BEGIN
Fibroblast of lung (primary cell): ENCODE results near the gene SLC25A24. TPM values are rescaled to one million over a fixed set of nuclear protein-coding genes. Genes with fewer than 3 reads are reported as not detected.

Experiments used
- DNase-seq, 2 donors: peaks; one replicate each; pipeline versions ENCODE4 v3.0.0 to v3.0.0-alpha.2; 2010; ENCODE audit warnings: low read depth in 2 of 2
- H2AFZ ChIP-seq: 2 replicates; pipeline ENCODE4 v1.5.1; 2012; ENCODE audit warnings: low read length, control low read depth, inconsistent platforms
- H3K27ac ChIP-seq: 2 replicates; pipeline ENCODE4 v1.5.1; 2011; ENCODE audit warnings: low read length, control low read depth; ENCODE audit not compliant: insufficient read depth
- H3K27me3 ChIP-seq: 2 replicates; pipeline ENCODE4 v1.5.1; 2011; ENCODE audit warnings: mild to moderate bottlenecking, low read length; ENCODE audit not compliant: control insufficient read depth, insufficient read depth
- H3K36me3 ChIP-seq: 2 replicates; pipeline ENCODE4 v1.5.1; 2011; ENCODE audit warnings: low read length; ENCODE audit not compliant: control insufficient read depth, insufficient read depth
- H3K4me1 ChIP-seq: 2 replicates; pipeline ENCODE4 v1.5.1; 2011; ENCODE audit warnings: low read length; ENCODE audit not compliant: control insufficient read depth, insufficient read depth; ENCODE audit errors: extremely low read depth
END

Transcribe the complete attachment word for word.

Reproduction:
Fibroblast of lung (primary cell): ENCODE results near the gene SLC25A24. TPM values are rescaled to one million over a fixed set of nuclear protein-coding genes. Genes with fewer than 3 reads are reported as not detected.

Experiments used
- DNase-seq, 2 donors: peaks; one replicate each; pipeline versions ENCODE4 v3.0.0 to v3.0.0-alpha.2; 2010; ENCODE audit warnings: low read depth in 2 of 2
- H2AFZ ChIP-seq: 2 replicates; pipeline ENCODE4 v1.5.1; 2012; ENCODE audit warnings: low read length, control low read depth, inconsistent platforms
- H3K27ac ChIP-seq: 2 replicates; pipeline ENCODE4 v1.5.1; 2011; ENCODE audit warnings: low read length, control low read depth; ENCODE audit not compliant: insufficient read depth
- H3K27me3 ChIP-seq: 2 replicates; pipeline ENCODE4 v1.5.1; 2011; ENCODE audit warnings: mild to moderate bottlenecking, low read length; ENCODE audit not compliant: control insufficient read depth, insufficient read depth
- H3K36me3 ChIP-seq: 2 replicates; pipeline ENCODE4 v1.5.1; 2011; ENCODE audit warnings: low read length; ENCODE audit not compliant: control insufficient read depth, insufficient read depth
- H3K4me1 ChIP-seq: 2 replicates; pipeline ENCODE4 v1.5.1; 2011; ENCODE audit warnings: low read length; ENCODE audit not compliant: control insufficient read depth, insufficient read depth; ENCODE audit errors: extremely low read depth